For the exact details go to http://msdn.microsoft.com/library/azure/dn369872.aspx

As a note I’ve created a test DB as a standard edition. I was able to increase and decrease the level instantly. I was also able to increase the the database to a premium database instantly. This would have been due to there being capacity on the servers that the database resides. You cannot rely on this behaviour, it may or may not be instant.

Posted by simonsabin | with no comments

It was sad to hear today about computermanuals.co.uk closing down after a period of administration.

Whilst I do love books, the access to technical information, of high quality on the internet and accessible on your PC does mean the printed technical book does look to be going the way of the dinosaur.

The silver lining is that you can get some books really cheap in their closing down sale

http://www.computermanuals.co.uk/scripts/search.asp?g=1837

Posted by simonsabin | 3 comment(s)
Our next SQLBits event in Telford in July has topped the number of registrations for the Friday and we are still over 2 months to go. This is going to be our biggest regional SQLBits ever by a long way both in terms of attendees and sessions.
 
I’m currently in the planning for the Friday evening party and it will be a special event.
 
If you care about data and work with SQL Server the SQLBits XII is an event that you do not want to miss.

Its not too late to register but I’ve been told that accommodation is in short supply so make sure you make your booking soon.

Posted by simonsabin | with no comments
File:10base2 t-piece.png 

My career started at a company where we hardly had email, the network was a 10base2 affair with cables running all around the office. You used floppy disks and the thought of a GB of data was absurd. You had to look after every byte and only keep what you really needed.

Whilst the cost of the spinning disks gradually falls the cost and size of flash storage continues to plummet.

The new Crucial SSD is £380 for 1TB

I can now keep 128GB of data on a SD card the size of my finger. It only costs $50 a month to store 1TB of data in Azure ($61.29 on Amazon S3 Europe)

This brings long with it a whole host of problems.

 

Its too cheap

Whilst before you had to manage your mailbox, your desktop, your database because you ran out of space.

Now its cheaper to keep data than it is to get rid of it,

Electronic wastesSo what?

Keeping data around leads to many problems, and considering the cost of the media is only a small part of the cost of maintaining the data

1. You have to manage it, i.e. Backups

2. You have to secure it.

3. The more you have of it the more risk there is of loosing some of it.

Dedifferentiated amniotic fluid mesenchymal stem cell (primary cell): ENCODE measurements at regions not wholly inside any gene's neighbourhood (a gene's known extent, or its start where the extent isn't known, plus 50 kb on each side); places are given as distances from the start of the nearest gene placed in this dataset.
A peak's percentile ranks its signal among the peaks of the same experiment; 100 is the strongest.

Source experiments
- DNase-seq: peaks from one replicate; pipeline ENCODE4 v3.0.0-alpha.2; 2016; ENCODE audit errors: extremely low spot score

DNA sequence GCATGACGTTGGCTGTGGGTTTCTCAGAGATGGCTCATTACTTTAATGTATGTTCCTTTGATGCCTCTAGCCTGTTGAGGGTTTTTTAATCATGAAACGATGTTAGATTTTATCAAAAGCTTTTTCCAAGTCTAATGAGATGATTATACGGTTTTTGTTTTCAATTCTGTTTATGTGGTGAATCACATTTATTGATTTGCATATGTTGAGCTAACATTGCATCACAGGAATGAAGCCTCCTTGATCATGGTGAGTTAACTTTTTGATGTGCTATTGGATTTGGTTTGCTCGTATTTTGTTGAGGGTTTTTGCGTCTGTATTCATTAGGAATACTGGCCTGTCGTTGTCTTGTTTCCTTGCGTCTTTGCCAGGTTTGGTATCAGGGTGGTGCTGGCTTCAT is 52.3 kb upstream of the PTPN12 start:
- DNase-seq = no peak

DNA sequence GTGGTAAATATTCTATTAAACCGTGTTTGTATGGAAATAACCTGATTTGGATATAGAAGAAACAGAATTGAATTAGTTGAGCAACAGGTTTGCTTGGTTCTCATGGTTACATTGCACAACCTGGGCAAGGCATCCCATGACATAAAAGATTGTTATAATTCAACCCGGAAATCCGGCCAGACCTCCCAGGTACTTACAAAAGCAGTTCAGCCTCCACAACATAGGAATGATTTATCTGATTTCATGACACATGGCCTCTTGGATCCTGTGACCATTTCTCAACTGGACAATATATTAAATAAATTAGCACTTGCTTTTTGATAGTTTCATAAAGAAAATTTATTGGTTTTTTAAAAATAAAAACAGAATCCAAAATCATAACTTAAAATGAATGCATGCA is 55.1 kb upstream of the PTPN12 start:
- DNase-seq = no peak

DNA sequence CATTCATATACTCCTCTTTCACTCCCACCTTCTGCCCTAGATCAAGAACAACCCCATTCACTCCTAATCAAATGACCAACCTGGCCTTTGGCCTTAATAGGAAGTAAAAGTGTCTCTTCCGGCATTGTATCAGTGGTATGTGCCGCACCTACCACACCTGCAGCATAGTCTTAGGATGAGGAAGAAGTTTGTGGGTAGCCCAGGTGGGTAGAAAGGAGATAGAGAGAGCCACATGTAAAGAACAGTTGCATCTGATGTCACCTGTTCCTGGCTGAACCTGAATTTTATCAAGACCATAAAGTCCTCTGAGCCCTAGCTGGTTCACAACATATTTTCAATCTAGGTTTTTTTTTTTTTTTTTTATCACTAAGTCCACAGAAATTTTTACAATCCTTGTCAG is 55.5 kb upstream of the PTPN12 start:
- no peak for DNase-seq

4. When in a database having more data affects your query performance.

5. Can your employees find the data they need, is it a game of find the needle in the hay stack,

6. Most data protection acts state you should only keep data for as long as you need it.

7. You are also liable to give customers copies of the data you have on them. Do you know all the data you have on someone. Even those notes the sales person wrote about someone in a onenote notebook.

Its just like the blob

The reason that this is a problem for many organisations is that its never something that is on the list of priority things when a company starts or a project starts. Its never a problem as there is always enough space when things start. However as time goes by the problem gets bigger and bigger until it becomes a problem.

When it becomes a problem its then such a big thing to deal with, to do the work, change attitudes, implement policy, that no one really has the appetite.

What are you doing about it?

Do you think about what you are storing and decide if you really need to store it?

Do you have a data retention policy?

Do you have a data deletion policy?

What about a data archive policy?

Are you actively reviewing what data you are holding?

Do your IT guys really push back when a team says we need 1TB of storage for project X?

Do your developers have data retention in their definition of done?

 

Deal with it sooner rather than later or it will be just too big to digest.

Posted by simonsabin | with no comments

Data is a huge part of what we do and I need someone that has a passion for data to lead our SQL team.

If you’ve got experience with SQL and want to lead a team working in an agile environment with aggressive CI processes.

Do you have a passion about data and want to use technology to solve problems then you are just the person I am looking for

The role is based in London working for on of the top tech companies in Europe.

Contact me though my blog or linkedin (http://uk.linkedin.com/in/simonsabin), if you are interested.

Posted by simonsabin | with no comments

Then contact me we need your services for project.

Use the contact form on this blog or contact me through linkedin http://www.linkedin.com/profile/view?id=2895653

Posted by simonsabin | with no comments
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When you go shopping for a new gadget do you just go to your nearest electronics store (currys, best buy, etc) and read the marketing ticket next to the product?

No you probably don’t. You more than likely ask your friends if they’ve got one and what they think. Or you go and look for reviews that compare the different options.

The same applies to recruitment.

Employers don’t just rely on your cv (your marketing ticket), who knows what rubbish you’ve put in it. Employers want to validate that information.

Linkedin I find key to that validation process.

It takes 2 minutes to complete your profile and keep it up to date. Whilst it is similar to your CV it has a few benefits.

1. Its a very small world. I can see if you are connected to anyone I know or have worked with someone I know.

2. It validates what you have in your CV. Because its public you aren’t likely to exaggerate as much on Linkedin than you may do in your CV

3. You can get endorsements and recommendations from previous colleagues.

You wouldn’t included snippets of recommendations in your CV you can have them in your linkedin profile. Whats more, with the blandness of most references these provide some great information to base a decision on.

 

So make sure that you complete your profile.

Posted by simonsabin | 4 comment(s)